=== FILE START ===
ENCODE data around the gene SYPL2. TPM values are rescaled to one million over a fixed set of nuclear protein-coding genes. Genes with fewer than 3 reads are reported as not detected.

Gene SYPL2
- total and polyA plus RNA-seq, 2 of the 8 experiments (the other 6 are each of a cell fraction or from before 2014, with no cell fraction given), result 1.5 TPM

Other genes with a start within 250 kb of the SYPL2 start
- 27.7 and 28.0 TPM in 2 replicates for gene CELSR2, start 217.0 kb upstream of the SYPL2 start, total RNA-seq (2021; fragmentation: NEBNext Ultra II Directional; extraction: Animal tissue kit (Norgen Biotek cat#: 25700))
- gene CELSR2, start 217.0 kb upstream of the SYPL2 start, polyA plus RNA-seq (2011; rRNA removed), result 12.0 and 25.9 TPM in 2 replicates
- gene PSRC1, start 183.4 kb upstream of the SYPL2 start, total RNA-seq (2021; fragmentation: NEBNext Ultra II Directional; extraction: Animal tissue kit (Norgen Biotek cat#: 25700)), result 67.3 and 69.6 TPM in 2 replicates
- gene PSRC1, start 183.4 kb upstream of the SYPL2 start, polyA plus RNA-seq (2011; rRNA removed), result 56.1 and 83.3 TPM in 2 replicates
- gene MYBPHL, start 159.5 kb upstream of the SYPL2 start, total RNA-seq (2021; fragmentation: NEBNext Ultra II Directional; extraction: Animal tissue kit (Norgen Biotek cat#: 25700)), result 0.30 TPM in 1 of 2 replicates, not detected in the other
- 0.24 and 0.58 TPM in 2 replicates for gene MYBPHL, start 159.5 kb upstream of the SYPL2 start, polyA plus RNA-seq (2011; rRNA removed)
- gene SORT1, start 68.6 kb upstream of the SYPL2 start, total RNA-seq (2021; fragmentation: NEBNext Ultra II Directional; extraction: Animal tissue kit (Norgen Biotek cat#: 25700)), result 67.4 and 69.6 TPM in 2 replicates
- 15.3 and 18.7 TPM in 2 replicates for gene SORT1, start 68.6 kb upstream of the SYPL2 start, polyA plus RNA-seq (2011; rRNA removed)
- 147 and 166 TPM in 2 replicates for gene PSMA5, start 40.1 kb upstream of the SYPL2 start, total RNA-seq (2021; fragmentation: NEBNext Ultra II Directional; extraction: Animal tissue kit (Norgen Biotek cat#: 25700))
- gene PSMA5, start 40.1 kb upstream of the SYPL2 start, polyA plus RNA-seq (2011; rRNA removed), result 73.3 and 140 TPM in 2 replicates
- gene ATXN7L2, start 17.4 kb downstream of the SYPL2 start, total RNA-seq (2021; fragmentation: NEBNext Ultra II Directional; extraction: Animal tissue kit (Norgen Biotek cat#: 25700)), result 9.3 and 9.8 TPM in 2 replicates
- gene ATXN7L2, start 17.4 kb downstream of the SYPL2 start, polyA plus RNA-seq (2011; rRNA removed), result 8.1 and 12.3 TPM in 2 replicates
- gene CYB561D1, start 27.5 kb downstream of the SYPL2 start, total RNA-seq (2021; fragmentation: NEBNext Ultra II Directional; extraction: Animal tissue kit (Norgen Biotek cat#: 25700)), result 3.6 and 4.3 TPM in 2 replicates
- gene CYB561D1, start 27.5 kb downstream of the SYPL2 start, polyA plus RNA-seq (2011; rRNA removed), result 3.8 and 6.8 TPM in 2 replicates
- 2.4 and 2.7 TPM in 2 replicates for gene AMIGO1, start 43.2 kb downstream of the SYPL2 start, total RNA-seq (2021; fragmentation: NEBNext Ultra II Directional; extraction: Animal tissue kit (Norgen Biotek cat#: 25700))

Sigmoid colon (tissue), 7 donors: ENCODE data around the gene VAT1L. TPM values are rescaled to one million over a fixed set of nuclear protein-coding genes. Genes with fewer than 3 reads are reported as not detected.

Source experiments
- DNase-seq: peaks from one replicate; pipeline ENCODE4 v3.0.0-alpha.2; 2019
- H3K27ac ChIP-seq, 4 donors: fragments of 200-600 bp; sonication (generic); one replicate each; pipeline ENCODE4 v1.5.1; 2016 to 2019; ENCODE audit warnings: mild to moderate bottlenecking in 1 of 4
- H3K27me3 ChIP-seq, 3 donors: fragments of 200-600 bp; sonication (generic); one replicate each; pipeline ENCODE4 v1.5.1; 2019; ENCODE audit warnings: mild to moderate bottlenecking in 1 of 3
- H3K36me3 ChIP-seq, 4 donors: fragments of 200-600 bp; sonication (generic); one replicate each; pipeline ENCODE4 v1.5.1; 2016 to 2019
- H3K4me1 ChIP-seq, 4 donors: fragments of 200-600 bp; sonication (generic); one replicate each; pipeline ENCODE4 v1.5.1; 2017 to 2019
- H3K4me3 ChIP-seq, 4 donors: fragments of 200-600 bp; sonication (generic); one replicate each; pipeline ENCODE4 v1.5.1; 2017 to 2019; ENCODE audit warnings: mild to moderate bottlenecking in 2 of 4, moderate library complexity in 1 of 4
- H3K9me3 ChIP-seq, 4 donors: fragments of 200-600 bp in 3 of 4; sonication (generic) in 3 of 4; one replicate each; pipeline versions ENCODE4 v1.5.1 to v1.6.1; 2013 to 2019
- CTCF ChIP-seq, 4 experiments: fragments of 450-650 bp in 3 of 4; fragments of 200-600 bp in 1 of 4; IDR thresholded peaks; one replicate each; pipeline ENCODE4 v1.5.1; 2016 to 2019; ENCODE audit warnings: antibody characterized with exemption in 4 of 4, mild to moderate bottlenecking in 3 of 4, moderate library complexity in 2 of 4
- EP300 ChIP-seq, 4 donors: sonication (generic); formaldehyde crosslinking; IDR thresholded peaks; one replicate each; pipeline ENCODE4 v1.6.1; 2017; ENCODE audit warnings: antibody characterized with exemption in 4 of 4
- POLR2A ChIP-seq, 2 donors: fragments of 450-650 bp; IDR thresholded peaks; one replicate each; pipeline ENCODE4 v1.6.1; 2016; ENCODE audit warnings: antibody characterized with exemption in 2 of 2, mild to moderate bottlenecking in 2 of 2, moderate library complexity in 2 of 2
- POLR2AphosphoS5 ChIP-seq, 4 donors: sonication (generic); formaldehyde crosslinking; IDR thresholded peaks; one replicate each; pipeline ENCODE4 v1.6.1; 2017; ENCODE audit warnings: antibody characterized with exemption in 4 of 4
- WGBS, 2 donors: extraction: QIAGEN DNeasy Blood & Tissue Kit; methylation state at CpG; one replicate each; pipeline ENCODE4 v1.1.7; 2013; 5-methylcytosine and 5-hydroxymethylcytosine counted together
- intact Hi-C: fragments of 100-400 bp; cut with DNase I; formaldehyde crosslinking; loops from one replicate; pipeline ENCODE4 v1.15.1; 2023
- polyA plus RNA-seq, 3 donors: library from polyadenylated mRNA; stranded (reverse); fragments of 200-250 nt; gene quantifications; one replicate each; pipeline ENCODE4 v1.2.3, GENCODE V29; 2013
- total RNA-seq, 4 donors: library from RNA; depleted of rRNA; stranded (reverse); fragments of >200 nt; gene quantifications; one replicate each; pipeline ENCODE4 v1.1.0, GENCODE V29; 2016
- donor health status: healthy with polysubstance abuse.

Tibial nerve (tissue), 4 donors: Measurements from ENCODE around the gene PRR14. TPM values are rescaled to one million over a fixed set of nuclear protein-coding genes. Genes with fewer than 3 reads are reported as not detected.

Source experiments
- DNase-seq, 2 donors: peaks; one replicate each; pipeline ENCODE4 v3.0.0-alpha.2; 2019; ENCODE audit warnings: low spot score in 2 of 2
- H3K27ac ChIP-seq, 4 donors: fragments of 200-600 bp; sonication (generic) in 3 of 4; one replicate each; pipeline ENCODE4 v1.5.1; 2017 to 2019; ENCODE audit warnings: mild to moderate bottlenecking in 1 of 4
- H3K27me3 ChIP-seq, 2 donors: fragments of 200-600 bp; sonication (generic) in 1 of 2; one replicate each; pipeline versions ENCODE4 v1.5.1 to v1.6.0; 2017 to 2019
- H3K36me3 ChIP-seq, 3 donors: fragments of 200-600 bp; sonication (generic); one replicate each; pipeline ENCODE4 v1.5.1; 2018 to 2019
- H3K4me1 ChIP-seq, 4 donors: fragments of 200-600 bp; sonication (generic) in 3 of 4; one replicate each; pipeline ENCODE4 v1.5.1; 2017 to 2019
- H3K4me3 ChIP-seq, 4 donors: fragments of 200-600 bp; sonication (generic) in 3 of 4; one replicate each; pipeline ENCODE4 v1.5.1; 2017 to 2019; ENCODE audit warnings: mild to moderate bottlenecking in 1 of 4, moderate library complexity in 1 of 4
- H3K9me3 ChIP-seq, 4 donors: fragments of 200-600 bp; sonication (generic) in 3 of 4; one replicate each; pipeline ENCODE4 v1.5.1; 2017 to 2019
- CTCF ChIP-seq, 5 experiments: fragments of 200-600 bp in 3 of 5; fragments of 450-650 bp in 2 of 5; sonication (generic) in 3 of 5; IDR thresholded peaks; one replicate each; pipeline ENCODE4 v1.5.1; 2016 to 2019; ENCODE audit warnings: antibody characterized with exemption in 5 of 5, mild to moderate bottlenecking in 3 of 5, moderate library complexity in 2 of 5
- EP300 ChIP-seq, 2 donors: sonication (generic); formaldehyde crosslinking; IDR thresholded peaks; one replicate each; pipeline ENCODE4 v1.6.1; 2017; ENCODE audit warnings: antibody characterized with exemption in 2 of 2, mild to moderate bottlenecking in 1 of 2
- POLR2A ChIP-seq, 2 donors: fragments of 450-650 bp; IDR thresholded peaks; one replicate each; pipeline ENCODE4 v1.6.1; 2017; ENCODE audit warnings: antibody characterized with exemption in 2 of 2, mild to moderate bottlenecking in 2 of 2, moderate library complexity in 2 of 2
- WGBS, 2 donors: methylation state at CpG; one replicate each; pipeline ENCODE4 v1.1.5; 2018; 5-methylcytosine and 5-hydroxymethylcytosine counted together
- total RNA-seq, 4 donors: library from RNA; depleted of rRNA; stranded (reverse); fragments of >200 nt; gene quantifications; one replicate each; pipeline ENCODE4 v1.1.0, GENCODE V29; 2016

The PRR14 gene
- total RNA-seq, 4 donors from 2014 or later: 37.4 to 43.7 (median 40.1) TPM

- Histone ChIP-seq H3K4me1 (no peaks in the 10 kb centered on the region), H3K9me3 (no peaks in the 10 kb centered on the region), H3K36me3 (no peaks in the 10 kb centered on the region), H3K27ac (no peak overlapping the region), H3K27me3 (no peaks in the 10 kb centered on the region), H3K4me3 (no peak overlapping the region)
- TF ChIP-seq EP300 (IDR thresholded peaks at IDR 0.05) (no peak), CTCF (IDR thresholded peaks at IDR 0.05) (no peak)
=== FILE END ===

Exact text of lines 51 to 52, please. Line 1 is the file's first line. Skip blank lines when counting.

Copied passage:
- total RNA-seq, 4 donors: library from RNA; depleted of rRNA; stranded (reverse); fragments of >200 nt; gene quantifications; one replicate each; pipeline ENCODE4 v1.1.0, GENCODE V29; 2016

The PRR14 gene